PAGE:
A Holiday Season Like No Other

I woke at 2:30 this morning unable to shut my brain off. With Giftmas quickly approaching I began thinking of all the things I have yet to do, but this holiday season is like no other. I haven’t baked a single pie, I’ve made exactly one batch of cookies, and I haven’t hosted a single gathering. The holidays are incredibly different this year.

Like many others, I always anticipate the holiday season for several reasons. The parties, the fellowship, the camaraderie, and of course the food. Thanksgiving is my favorite holiday of the entire year and I truly enjoy cooking that meal. Christmas is one of three days on the calendar when I don’t cook. By this time I have usually scoured all the casino restaurants’ menus and made a reservation for dinner, but I didn’t do that this year. This year is unlike any other since we got married.

“Island of Lost Toys” Thanksgiving

For more than 30 years my husband and I have hosted the “Island of Lost Toys” Thanksgiving. It started when we were overseas. We couldn’t fly home for the holiday, so we invited our friends from the barracks and the childless couples we knew and enjoyed “chosen family”. When we moved back to the states, the tradition continued. With my kitchen in shambles because of the renovation (no sink, no workspace, or countertops) we hosted no one. To say it was weird is an understatement. I was literally bereft. I cried (in the shower like I always do so no one can see me or hear me) because I didn’t want to be alone. Yes, I’d have my devoted husband, my darling offspring, and my sib from another crib, but what about everyone else?

Then I got to thinking. Many of the people we have hosted over the past decade are no longer in our circle of friends for one reason or another. Some have left the area; some have moved on in other ways, and the boundaries I have learned to set for myself have forced me to tighten my circle as well. But what of the others? My mom brought it up – No one thought to invite us to join their table when they knew I couldn’t cook a true Thanksgiving meal.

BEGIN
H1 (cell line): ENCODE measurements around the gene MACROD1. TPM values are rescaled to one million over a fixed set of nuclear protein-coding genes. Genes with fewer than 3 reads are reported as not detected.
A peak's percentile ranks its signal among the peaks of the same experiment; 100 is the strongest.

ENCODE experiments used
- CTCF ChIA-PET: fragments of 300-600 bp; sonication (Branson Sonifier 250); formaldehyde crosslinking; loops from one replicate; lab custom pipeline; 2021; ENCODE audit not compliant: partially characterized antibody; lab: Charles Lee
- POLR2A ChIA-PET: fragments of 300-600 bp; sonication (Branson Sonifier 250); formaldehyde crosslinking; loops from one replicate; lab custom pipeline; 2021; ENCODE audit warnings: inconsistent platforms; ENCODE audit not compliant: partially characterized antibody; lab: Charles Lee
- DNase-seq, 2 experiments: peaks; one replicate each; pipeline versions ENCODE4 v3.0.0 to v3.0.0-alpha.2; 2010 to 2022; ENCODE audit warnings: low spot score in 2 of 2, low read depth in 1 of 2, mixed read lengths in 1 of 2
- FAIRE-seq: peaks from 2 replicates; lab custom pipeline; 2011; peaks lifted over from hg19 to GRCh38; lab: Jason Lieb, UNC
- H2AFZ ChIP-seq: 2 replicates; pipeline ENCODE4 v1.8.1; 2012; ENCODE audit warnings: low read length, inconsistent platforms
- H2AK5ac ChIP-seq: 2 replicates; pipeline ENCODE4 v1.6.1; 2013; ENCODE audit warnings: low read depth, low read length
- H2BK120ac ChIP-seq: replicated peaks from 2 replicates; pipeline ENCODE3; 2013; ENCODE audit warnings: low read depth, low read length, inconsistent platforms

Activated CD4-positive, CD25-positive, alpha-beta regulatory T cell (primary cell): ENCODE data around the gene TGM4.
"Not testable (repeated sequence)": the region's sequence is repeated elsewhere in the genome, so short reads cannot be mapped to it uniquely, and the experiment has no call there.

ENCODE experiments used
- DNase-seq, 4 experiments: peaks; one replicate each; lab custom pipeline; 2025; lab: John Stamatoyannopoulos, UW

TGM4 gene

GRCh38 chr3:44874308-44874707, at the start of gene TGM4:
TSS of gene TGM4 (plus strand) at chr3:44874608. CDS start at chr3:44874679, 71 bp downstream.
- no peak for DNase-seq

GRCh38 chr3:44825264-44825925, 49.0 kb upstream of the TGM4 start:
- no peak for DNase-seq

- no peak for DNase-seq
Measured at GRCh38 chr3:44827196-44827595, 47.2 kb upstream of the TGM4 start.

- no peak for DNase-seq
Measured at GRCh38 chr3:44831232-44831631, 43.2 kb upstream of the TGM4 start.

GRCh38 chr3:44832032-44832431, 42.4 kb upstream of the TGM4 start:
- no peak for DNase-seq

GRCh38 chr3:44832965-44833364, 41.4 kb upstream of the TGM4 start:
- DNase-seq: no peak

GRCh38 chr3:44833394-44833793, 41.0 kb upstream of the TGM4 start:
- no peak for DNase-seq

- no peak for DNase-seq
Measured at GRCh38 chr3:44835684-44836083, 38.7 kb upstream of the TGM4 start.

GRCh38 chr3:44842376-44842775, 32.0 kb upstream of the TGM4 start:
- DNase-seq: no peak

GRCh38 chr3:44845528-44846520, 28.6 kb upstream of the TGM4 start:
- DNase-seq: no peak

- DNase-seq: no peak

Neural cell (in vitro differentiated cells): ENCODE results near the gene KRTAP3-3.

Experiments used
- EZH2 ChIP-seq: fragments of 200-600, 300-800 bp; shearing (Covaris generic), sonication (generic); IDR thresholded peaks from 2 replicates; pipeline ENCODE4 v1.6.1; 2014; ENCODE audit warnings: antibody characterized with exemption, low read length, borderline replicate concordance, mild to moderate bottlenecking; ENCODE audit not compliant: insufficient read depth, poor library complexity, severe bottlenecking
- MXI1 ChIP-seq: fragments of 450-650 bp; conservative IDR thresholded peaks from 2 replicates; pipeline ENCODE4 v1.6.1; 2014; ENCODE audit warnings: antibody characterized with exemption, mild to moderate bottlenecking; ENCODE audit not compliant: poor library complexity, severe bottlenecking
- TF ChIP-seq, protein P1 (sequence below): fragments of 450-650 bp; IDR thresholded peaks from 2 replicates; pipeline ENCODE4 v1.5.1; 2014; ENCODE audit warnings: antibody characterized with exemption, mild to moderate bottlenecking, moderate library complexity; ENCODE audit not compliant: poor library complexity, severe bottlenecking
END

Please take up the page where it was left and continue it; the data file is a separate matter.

New Neighbors to the Rescue

Our new neighbors came to the rescue! After helping friend Kim cull her turkeys (yes, I mean slaughter and butcher them), she kindly invited us to join her Thanksgiving tradition of yakitori. I had never done that before. Chinese food on Christmas? SURE! But Japanese on Thanksgiving? My brain couldn’t compute it. Oddly, it was just what I needed. Helping man the grill with other invitees, casually hanging around and noshing instead of loading a plate and being seated was a perfect antidote to my Thanksgiving ennui. It was like the best cocktail party you ever went to. Interesting people, fun conversation, tasty small bites of food, and wandering around meeting new people. I walked in a nervous wreck and left lighter and happier. It was just what I needed but didn’t know it.

We then proceeded to Esther’s Kitchen where Chef James Trees had kindly invited us to join him, his family, and staff for a traditional Thanksgiving meal. Because I was raised to never show up empty handed, I brought the aforementioned batch of cookies and Deez Nuts. This gathering was exactly what I needed too. Again, surrounded by loads of people, eating delicious food, and feeling like I was part of something bigger than myself. I was honored and humbled to be included. I think I thanked him profusely to the point of embarrassment, both mine and his. And I wept on the way home.